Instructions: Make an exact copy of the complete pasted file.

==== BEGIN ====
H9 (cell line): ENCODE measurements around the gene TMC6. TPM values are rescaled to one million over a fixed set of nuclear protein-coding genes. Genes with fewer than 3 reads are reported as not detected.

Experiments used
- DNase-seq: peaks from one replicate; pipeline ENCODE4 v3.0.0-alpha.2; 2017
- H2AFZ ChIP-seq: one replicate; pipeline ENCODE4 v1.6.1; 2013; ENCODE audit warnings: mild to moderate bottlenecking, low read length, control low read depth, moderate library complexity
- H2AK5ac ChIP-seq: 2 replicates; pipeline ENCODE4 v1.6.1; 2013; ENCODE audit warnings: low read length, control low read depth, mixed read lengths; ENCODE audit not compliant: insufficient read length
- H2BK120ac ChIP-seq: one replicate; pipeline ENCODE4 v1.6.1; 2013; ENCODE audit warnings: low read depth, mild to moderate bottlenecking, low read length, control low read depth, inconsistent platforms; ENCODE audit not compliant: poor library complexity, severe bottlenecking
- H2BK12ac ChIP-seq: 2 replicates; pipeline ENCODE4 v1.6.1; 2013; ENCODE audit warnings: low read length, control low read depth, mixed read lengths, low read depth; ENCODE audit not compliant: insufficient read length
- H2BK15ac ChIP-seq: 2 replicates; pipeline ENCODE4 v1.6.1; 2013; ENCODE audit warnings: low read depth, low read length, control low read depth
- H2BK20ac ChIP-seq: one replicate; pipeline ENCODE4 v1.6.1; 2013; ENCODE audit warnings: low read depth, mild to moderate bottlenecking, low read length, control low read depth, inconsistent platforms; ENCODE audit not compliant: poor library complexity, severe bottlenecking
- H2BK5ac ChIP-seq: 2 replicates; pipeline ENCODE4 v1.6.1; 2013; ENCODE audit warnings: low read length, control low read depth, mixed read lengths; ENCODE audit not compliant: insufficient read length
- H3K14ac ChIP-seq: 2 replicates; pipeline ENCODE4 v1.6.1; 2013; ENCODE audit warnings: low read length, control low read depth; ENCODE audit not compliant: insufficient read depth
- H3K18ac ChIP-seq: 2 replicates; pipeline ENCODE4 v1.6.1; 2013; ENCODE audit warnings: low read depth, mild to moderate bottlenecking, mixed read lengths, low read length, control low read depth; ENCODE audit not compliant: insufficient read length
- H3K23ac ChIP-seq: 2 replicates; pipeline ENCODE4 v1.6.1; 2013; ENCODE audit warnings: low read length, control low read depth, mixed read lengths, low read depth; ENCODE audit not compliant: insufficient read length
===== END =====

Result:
H9 (cell line): ENCODE measurements around the gene TMC6. TPM values are rescaled to one million over a fixed set of nuclear protein-coding genes. Genes with fewer than 3 reads are reported as not detected.

Experiments used
- DNase-seq: peaks from one replicate; pipeline ENCODE4 v3.0.0-alpha.2; 2017
- H2AFZ ChIP-seq: one replicate; pipeline ENCODE4 v1.6.1; 2013; ENCODE audit warnings: mild to moderate bottlenecking, low read length, control low read depth, moderate library complexity
- H2AK5ac ChIP-seq: 2 replicates; pipeline ENCODE4 v1.6.1; 2013; ENCODE audit warnings: low read length, control low read depth, mixed read lengths; ENCODE audit not compliant: insufficient read length
- H2BK120ac ChIP-seq: one replicate; pipeline ENCODE4 v1.6.1; 2013; ENCODE audit warnings: low read depth, mild to moderate bottlenecking, low read length, control low read depth, inconsistent platforms; ENCODE audit not compliant: poor library complexity, severe bottlenecking
- H2BK12ac ChIP-seq: 2 replicates; pipeline ENCODE4 v1.6.1; 2013; ENCODE audit warnings: low read length, control low read depth, mixed read lengths, low read depth; ENCODE audit not compliant: insufficient read length
- H2BK15ac ChIP-seq: 2 replicates; pipeline ENCODE4 v1.6.1; 2013; ENCODE audit warnings: low read depth, low read length, control low read depth
- H2BK20ac ChIP-seq: one replicate; pipeline ENCODE4 v1.6.1; 2013; ENCODE audit warnings: low read depth, mild to moderate bottlenecking, low read length, control low read depth, inconsistent platforms; ENCODE audit not compliant: poor library complexity, severe bottlenecking
- H2BK5ac ChIP-seq: 2 replicates; pipeline ENCODE4 v1.6.1; 2013; ENCODE audit warnings: low read length, control low read depth, mixed read lengths; ENCODE audit not compliant: insufficient read length
- H3K14ac ChIP-seq: 2 replicates; pipeline ENCODE4 v1.6.1; 2013; ENCODE audit warnings: low read length, control low read depth; ENCODE audit not compliant: insufficient read depth
- H3K18ac ChIP-seq: 2 replicates; pipeline ENCODE4 v1.6.1; 2013; ENCODE audit warnings: low read depth, mild to moderate bottlenecking, mixed read lengths, low read length, control low read depth; ENCODE audit not compliant: insufficient read length
- H3K23ac ChIP-seq: 2 replicates; pipeline ENCODE4 v1.6.1; 2013; ENCODE audit warnings: low read length, control low read depth, mixed read lengths, low read depth; ENCODE audit not compliant: insufficient read length